Kebab Disco is the debut LP from Bay Area trio Neutrals, following the release of two well-received promotional cassette demos. On the album, the group channels a wide range of 70s and 80s punk, post-punk, and indie pop influences.
In the accompanying zine/lyric booklet, the band describe the first side of the record as “the art school suite”: the action kicks off in Glasgow, Scotland, with tales of artistic jealousy, petty theft, late night psychedelic excursions, burgeoning romance, and a betrayal. By the beginning of side B, the protagonist has emigrated to the perceived mecca of San Francisco, only to be met with ghosts of the past, a shifting demographic, and a self-satisfied post-counterculture consumerist class. While not strictly autobiographical, this mirrors the personal experience of Scottish singer/guitarist Allan McNaughton.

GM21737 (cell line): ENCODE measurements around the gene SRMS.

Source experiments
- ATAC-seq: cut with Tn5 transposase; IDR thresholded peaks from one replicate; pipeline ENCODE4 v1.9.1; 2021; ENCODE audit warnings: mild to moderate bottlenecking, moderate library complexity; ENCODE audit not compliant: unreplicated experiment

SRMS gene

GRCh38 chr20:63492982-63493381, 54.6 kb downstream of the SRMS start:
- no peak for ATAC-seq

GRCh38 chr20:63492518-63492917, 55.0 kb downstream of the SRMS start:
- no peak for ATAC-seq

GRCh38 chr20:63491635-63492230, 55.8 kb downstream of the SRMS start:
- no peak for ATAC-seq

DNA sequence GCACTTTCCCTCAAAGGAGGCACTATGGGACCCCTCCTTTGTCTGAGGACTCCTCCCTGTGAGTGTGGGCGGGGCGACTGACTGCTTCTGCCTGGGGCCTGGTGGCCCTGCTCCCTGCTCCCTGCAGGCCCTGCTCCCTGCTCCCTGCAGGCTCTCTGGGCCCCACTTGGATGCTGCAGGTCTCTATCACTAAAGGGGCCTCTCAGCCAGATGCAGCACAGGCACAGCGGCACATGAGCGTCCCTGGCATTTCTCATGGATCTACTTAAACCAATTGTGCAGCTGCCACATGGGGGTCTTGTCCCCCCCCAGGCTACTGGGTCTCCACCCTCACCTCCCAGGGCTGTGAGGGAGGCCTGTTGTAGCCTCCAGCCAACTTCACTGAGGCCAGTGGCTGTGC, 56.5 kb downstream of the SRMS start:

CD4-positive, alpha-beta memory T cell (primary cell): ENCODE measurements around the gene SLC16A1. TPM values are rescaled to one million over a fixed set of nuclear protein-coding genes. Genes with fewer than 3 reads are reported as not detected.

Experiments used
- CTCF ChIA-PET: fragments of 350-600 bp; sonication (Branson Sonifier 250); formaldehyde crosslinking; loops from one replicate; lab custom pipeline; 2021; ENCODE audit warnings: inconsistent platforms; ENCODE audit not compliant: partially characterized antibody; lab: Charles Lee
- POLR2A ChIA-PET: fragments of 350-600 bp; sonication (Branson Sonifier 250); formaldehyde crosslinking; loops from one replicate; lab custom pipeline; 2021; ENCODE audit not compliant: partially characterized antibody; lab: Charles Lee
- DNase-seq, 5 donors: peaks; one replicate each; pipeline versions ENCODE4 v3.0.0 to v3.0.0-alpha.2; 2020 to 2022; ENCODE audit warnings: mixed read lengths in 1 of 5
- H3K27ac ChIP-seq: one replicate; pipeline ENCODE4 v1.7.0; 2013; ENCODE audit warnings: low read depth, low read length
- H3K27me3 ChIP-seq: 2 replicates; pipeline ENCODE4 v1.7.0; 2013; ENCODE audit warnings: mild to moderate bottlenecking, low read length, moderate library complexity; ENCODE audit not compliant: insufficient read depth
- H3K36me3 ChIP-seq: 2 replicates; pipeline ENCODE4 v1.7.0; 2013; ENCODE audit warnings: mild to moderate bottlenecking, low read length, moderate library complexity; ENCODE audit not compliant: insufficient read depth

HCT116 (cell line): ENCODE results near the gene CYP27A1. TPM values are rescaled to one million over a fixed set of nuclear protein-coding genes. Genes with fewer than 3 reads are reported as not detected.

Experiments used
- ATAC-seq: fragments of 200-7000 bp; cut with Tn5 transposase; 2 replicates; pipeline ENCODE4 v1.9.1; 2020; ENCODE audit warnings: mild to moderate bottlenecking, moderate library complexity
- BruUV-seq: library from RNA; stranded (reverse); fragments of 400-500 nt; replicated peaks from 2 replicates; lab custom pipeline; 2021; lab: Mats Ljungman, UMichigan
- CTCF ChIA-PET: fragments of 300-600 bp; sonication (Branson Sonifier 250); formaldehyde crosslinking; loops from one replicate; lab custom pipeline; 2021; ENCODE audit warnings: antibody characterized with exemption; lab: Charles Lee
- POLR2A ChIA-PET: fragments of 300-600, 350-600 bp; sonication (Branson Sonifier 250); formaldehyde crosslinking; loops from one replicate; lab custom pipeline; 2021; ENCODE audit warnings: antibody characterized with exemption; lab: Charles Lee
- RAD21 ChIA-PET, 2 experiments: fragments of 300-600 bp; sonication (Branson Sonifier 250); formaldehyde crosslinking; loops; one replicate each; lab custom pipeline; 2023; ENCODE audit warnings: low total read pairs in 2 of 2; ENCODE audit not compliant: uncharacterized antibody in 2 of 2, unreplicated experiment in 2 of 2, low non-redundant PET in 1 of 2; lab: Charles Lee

“Paying some serious stylistic debts to the transitional period between post-punk and C86 in the early-to-mid ‘80s UK underground—had they actually existed back then, NEUTRALS could have fit on the Cherry Red roster next to the MONOCHROME SET just as easily as they could have on Creation Records alongside MEAT WHIPLASH.” – Erika Elizabeth, Maximumrocknroll
“endearing and addictive jangly indie/punk with guitars ripped from deep cuts from the Rough Trade and 4AD catalogues.” – Terminal Escape blog
Neutrals are Allan McNaughton (Giant Haystacks, Airfix Kits) on guitar and vocals, Phil Benson (Terry Malts, Magic Bullets) on bass and vocals, and Phil Lantz (Cocktails, Razz, Airfix Kits) on drums. They live in the San Francisco Bay Area.
"...one The Siddeleys cover, 15 originals; all of which are condensed into 25 minutes of pure knock-out, earworming hooks, metronomic bass lines, killer choruses (that you'll be singing to yourself when you least expect it) and lush, layered harmonies. It's fair to say Alicia Jeanine doesn't write rock-operas. Instead she's written arguably the best damn knock-out indie-pop album of the year and a homage to the bands of my youth..."